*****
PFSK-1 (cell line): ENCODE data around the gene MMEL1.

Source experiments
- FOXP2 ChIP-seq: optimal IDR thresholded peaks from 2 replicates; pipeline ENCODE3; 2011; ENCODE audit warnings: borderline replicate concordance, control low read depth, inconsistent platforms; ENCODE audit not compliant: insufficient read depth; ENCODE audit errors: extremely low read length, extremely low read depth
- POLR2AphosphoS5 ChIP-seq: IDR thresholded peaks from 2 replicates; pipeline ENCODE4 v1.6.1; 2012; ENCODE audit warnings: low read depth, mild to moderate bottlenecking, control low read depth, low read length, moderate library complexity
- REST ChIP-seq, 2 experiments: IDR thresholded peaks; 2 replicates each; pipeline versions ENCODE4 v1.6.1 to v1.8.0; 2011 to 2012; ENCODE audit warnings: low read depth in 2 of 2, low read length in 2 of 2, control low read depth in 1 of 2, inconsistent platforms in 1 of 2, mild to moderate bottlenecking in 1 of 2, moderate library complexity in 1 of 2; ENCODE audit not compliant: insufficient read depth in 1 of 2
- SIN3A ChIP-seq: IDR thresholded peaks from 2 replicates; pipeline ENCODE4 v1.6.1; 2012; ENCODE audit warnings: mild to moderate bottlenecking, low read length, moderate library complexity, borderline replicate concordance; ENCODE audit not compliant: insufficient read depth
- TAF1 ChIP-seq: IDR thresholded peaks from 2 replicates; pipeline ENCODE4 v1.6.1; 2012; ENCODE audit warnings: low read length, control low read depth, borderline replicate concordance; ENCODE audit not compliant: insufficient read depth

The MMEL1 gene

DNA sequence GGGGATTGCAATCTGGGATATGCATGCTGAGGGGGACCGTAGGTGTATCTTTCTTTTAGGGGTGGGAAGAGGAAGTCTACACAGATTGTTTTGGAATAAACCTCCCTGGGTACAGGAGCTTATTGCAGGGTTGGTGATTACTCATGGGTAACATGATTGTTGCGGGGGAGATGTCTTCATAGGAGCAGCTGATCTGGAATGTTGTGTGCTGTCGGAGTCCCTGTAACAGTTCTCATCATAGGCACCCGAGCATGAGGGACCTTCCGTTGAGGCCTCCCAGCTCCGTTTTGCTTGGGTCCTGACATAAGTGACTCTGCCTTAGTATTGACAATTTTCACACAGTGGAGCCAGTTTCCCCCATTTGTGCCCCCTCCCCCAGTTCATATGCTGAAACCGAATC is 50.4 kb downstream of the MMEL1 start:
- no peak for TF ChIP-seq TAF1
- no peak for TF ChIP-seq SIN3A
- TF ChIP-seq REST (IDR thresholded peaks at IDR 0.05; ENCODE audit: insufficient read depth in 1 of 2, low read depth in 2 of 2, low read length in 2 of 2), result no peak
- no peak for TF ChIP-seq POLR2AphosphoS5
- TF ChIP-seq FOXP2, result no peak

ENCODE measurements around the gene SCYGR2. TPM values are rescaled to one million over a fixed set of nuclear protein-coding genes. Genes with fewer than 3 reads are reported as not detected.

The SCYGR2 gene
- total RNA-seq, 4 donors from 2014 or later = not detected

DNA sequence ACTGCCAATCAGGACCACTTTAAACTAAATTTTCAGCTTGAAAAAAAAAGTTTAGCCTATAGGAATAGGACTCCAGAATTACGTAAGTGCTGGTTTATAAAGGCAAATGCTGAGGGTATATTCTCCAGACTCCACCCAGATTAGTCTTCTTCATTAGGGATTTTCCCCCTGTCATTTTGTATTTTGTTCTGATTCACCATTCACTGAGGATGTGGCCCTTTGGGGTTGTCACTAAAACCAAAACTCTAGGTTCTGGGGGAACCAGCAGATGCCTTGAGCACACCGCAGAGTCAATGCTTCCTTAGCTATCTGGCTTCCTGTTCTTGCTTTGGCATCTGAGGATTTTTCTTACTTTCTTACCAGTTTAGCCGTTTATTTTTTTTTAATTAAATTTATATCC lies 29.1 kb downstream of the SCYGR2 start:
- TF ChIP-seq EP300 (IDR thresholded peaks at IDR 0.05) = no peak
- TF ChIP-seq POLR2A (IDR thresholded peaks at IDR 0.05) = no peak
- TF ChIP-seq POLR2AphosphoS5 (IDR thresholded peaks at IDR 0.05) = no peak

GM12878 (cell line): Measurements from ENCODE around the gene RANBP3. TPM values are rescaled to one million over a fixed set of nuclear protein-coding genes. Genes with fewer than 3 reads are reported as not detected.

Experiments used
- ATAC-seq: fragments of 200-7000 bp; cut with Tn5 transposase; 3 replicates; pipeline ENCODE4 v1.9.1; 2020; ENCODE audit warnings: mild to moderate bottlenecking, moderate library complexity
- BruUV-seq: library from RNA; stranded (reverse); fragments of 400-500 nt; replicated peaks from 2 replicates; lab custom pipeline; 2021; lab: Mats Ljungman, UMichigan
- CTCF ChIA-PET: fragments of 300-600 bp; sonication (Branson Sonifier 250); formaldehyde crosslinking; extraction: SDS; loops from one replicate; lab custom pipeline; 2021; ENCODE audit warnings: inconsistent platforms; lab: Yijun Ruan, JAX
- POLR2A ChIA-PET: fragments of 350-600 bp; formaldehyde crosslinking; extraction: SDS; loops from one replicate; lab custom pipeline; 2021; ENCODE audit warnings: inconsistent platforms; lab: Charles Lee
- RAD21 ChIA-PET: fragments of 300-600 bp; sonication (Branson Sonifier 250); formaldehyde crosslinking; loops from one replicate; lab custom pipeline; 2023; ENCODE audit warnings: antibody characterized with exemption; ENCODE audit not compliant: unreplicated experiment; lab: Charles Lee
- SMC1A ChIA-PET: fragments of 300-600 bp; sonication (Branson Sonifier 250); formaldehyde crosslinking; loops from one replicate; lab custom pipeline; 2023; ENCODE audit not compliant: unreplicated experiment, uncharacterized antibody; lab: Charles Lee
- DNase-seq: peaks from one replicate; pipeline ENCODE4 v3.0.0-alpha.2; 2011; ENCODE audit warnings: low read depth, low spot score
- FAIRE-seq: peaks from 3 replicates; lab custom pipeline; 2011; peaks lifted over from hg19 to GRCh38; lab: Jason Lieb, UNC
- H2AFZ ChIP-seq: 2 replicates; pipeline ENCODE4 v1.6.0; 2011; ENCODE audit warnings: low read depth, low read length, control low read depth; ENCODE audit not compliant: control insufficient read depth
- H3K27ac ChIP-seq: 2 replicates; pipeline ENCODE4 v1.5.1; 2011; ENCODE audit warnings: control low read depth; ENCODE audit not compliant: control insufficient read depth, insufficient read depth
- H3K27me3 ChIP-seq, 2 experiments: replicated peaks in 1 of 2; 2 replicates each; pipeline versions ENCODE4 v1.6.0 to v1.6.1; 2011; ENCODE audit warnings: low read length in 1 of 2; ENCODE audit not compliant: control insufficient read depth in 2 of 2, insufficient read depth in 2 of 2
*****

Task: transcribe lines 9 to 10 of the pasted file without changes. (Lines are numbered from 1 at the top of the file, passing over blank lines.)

DNA sequence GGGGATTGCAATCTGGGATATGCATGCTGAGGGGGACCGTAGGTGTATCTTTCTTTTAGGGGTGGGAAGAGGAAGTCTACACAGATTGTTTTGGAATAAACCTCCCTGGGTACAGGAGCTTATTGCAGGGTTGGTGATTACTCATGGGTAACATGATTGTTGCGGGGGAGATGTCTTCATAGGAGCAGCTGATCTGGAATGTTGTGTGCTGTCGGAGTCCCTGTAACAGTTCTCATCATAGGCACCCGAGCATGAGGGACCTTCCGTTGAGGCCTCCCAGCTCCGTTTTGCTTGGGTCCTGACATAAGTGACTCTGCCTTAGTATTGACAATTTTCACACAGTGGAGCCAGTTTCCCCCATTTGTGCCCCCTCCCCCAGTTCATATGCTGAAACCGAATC is 50.4 kb downstream of the MMEL1 start:
- no peak for TF ChIP-seq TAF1